Zinc-bearing sulphide materials, such as marmatitic ores or concentrates, can also be treated by the process of the invention. Again, cementation can be used for recovery of zinc from the pregnant aqueous liquor recovered from the separation stage.
The process of the invention can also be applied to leaching of cobalt, nickel, tin, and uranium from their ores.
In other cases, however, the desired metal values are not leached from the ore or concentrate by acidic ferric sulphate solution, for example precious metals such as gold. In this case the surrounding base metal sulphide matrix is broken down in the leaching step thus exposing the desired metal values, e.g. gold, and facilitating their recovery in a subsequent recovery step, such as conventional leaching. In an example of such a process the ore or concentrate is a gold-containing ore or concentrate and the leached solids recovered from the separation stage are treated for recovery of gold therefrom. Typically a conventional cyanide leaching process can be used in such a gold recovery step.
Other examples of processes in which the desired metal values are not leached by acidic ferric sulphate solution and remain in the leached solids include upgrading of low grade chromite ores or titanium bearing materials and recovery of high grade molybdenum disulphide from copper-containing MoS2 concentrates.
The process of the invention is distinguished from the prior art cyclic bacterial leaching processes by providing for generation of all, or at least a significant proportion, of the ferric ions required in the leach stage in a separate generator which is external to the liquid lixiviant soution recycle loop.
The preferred bacterium is Thiobacillus ferro-oxidans.
In the generator bacterial leaching of pyrite takes place. Such leaching can be described as occurring according to the following equations: ##STR1## In addition chemical leaching may occur:
FeS2 +Fe2 (SO4)3 →3FeSO4 +2S↓(3).
2S+3O2 +2H2 O→2H2 SO4 ( 4).
The overall reaction can be expressed thus:
4FeS2 +15O2 +2H2 O→2Fe2 (SO4)3 +2H2 SO4 ( 5).
For arsenopyrite the above equations may be modified to:
2FeAsS+7O2 +H2 SO4 +2H2 O→Fe2 (SO4)3 +2H3 AsO4 ( 6)
2H3 AsO4 +Fe2 (SO4)3 →2FeAsO4 ↓+3H2 SO4 ( 7)
It should be noted that the above equations (1) to (7) are one way only of representing the reactions that may be involved in the process of the invention. Other mechanisms have been proposed by various authors in the prior art which may be an equally valid way of describing the results observed. For the avoidance of doubt, it is hereby stated that it is not intended that the validity of the present invention should in any way be affected by the correctness or otherwise of the reaction mechanisms proposed herein.
In the leach stage the ore or concentrate undergoes chemical leaching due to the presence of the bacterially generated ferric ions in the acidic aqueous leaching medium. Such chemical leaching can be described, for example by equations (3) and (4) above. In addition some bacterial leaching may occur, if the acidic aqueous leaching medium contains active bacteria. A mechanism for such bacterial leaching is presented in equations (1) and (2) above. It is not, however, essential that the leaching medium contains active bacteria. Hence the leaching medium can contain impurities, such as arsenic, at levels which are sufficient to inhibit bacterial activity or even to kill all the bacteria supplied in the make-up stream from the generator.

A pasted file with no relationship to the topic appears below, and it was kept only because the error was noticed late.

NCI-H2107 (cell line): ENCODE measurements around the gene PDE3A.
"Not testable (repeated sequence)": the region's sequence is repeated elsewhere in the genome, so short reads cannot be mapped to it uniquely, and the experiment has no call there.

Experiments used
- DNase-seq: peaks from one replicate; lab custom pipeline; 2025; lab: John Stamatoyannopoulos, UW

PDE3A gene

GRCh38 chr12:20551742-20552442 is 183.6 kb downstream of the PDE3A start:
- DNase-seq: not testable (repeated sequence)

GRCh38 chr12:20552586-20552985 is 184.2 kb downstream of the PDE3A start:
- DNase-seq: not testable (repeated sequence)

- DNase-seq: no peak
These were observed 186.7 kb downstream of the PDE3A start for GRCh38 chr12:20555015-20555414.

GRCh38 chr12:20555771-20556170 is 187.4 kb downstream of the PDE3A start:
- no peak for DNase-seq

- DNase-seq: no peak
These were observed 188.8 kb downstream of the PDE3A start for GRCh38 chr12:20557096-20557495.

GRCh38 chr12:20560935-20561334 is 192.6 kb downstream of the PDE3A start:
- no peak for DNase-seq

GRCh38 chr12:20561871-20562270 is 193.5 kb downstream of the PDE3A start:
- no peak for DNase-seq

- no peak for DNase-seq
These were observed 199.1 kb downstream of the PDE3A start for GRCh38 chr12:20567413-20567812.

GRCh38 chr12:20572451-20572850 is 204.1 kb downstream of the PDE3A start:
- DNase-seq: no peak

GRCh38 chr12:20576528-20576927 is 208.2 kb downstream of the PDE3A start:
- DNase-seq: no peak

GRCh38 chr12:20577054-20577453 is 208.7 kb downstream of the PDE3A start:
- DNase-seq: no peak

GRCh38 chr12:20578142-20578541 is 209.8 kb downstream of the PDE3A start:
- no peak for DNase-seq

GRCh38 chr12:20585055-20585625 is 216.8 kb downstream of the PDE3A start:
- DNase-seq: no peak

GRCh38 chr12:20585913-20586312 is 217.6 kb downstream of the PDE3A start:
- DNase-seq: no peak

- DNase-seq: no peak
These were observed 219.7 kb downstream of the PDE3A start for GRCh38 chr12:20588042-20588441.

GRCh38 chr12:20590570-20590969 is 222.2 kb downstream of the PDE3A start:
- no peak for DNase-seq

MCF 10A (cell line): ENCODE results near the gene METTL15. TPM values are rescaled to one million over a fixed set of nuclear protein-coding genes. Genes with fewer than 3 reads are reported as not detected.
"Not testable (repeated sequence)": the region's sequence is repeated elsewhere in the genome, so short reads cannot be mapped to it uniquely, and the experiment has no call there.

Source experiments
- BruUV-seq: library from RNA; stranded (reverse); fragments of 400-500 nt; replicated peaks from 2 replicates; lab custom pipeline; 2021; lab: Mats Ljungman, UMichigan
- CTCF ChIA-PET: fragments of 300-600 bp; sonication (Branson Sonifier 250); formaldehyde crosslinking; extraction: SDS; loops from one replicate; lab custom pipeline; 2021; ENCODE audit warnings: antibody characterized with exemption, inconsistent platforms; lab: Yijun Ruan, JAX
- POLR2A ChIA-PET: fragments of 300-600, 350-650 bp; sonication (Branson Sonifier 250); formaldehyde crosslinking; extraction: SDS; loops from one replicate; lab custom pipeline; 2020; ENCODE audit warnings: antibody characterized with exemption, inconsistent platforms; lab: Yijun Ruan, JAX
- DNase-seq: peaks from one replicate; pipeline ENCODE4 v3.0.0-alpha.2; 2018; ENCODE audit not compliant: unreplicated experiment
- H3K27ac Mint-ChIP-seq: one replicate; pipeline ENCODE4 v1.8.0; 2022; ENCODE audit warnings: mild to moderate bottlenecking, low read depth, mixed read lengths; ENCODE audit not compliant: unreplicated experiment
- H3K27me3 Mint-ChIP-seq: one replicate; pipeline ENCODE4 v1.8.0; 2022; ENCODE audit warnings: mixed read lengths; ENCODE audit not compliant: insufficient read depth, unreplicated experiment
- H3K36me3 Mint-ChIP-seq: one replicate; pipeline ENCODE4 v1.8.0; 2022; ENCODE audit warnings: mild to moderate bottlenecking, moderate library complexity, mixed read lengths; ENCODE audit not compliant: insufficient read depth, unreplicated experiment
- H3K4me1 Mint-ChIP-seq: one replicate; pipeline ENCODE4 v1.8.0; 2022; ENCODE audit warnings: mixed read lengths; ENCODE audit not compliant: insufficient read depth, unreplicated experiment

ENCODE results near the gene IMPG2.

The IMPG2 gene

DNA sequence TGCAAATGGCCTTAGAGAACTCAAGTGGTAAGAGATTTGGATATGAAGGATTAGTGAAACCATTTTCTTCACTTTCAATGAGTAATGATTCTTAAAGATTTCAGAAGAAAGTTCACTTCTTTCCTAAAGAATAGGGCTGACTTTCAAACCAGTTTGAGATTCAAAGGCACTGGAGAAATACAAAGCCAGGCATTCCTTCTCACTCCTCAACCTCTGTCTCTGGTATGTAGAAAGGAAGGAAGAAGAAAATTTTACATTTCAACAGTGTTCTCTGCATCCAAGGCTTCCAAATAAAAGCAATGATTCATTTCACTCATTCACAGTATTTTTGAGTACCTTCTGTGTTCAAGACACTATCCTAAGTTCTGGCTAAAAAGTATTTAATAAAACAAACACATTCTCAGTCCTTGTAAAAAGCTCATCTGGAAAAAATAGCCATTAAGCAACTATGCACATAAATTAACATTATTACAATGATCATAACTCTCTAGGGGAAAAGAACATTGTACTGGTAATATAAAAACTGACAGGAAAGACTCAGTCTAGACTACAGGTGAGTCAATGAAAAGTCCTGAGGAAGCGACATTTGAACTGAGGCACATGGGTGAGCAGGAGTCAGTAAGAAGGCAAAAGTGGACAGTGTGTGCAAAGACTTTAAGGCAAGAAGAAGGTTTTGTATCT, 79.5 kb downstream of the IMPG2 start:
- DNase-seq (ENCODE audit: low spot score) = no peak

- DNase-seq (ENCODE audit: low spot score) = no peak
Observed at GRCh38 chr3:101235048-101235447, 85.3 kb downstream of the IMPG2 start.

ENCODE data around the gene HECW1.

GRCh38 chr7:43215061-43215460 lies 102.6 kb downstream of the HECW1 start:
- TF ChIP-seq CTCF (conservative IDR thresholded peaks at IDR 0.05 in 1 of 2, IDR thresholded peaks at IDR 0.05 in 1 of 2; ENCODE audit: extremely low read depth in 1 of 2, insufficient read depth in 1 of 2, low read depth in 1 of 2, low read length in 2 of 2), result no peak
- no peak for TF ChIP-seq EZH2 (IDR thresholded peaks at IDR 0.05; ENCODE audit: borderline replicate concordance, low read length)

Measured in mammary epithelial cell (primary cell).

The ore or concentrate supplied to the leach stage can be a gold-bearing arsenopyritic ore or concentrate. Although the exact mechanism is not entirely clear, it is believed that, in such a process according to the invention, arsenic is preferentially leached, thus liberating a high proportion of the entrapped gold for subsequent recovery by cyanide solution. In addition, the arsenic so solubilised can be made to react with ferric iron to produce insoluble ferric arsenate salt. This salt is widely accepted as being suitable for dumping and thus offers a safe mechanism for disposing of arsenic from arsenopyritic material.
The ferric iron concentration in the make-up stream depends upon a variety of factors, in particular upon the suitability of conditions in the generator for bacterial growth and the residence time of the bacterialaden solution in the generator. By suitable choice of such factors it is possible to achieve ferric iron concentrations in the make-up stream of about 15 grams per litre or higher, e.g. up to about 25 grams per litre. However, if the generator is to be of reasonable size, it will usually suffice to select conditions in the generator such that the ferric iron concentration in the make-up stream from the generator is in the range of from about 4 to about 10 grams per litre. By admixing this make-up stream with spent lixiviant recycled from the leach stage it is possible to reduce significantly the amount of liquor which would otherwise be required in the generator to produce all the ferric iron needed in the leach stage. Preferably the pH in the generator is at least about 0.8; normally the pH will lie in the range of from about 1.0 to about 3.0.